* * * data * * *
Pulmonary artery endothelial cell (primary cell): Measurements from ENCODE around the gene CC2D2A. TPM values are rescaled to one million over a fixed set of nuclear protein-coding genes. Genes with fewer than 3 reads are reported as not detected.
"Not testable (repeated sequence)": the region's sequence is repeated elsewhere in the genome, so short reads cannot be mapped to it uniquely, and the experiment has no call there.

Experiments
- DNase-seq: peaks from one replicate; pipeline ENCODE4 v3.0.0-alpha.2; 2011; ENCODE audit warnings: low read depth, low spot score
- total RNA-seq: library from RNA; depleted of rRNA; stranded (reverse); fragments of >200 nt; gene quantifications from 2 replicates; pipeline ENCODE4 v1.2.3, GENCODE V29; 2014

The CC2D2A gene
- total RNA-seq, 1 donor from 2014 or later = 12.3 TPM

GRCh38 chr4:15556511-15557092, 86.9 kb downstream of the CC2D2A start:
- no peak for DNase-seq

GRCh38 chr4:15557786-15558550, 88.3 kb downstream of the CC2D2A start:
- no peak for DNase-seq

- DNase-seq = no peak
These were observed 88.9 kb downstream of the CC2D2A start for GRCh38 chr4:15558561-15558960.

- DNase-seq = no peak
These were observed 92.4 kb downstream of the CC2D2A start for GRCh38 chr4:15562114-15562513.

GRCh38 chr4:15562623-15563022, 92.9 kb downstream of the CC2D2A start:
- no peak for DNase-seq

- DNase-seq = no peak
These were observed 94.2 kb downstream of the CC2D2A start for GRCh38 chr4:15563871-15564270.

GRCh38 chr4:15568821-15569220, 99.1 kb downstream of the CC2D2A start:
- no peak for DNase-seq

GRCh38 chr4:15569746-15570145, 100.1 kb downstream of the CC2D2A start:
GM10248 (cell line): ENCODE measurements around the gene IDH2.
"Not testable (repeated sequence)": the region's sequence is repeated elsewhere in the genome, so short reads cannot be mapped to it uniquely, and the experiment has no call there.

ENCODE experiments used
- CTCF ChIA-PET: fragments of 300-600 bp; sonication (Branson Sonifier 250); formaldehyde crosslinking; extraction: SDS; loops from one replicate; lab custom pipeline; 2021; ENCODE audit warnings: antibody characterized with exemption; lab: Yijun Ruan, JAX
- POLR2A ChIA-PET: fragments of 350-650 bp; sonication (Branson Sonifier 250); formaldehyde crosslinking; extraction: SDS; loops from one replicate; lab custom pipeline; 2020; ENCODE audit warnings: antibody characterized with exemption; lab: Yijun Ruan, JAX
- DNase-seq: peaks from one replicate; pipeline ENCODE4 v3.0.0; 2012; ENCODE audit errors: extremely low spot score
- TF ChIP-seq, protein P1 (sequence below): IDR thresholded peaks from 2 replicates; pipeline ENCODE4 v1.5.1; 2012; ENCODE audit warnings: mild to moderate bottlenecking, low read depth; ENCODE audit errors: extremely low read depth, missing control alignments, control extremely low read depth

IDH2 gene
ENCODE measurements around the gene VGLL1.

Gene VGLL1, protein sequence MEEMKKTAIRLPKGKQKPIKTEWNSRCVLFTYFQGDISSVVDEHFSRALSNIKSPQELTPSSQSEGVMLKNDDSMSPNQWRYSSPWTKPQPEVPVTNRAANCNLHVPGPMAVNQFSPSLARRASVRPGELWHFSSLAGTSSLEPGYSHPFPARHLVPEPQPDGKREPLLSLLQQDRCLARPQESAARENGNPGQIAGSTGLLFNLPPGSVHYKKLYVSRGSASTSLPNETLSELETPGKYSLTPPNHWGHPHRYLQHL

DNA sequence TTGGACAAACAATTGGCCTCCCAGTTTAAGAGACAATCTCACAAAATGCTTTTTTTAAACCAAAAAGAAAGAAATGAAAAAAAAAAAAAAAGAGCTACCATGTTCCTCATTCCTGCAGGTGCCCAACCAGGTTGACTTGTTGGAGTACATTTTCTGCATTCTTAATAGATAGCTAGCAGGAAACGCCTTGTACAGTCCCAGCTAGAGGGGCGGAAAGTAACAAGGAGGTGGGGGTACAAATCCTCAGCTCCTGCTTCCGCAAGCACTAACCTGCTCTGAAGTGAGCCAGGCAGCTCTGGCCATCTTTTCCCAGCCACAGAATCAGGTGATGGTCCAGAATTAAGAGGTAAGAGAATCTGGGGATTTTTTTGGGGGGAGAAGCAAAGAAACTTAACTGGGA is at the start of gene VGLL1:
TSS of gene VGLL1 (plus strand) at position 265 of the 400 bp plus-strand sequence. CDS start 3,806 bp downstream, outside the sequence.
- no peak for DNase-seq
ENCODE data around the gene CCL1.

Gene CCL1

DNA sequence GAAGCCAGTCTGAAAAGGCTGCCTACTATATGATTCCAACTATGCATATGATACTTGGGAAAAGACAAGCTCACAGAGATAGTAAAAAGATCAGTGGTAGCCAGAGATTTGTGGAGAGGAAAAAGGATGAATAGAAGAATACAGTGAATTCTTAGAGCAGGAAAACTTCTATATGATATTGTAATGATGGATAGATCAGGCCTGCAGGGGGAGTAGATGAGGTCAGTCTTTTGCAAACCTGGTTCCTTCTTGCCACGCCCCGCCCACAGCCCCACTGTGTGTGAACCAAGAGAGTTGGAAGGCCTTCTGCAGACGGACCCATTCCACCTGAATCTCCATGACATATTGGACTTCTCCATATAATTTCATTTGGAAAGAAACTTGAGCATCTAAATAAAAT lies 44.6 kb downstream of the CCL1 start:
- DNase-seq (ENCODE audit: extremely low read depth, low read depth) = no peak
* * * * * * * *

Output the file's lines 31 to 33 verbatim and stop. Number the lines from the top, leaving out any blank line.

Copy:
ENCODE measurements around the gene VGLL1.

Gene VGLL1, protein sequence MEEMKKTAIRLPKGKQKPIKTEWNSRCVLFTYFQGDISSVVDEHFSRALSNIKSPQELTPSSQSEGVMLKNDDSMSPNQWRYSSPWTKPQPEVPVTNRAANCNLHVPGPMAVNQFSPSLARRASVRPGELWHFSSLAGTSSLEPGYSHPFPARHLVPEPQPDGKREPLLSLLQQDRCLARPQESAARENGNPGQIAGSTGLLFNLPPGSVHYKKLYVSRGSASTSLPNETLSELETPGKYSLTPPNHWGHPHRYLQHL

DNA sequence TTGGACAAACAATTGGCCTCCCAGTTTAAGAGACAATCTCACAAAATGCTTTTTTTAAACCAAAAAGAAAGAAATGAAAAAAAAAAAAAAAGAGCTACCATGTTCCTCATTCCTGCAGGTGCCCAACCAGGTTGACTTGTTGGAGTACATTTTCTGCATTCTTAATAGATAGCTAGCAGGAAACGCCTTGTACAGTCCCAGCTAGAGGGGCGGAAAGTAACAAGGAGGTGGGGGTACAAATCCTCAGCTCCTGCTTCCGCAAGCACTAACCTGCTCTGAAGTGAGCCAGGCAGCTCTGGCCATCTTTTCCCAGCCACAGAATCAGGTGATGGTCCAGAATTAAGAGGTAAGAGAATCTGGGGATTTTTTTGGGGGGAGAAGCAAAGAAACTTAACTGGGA is at the start of gene VGLL1: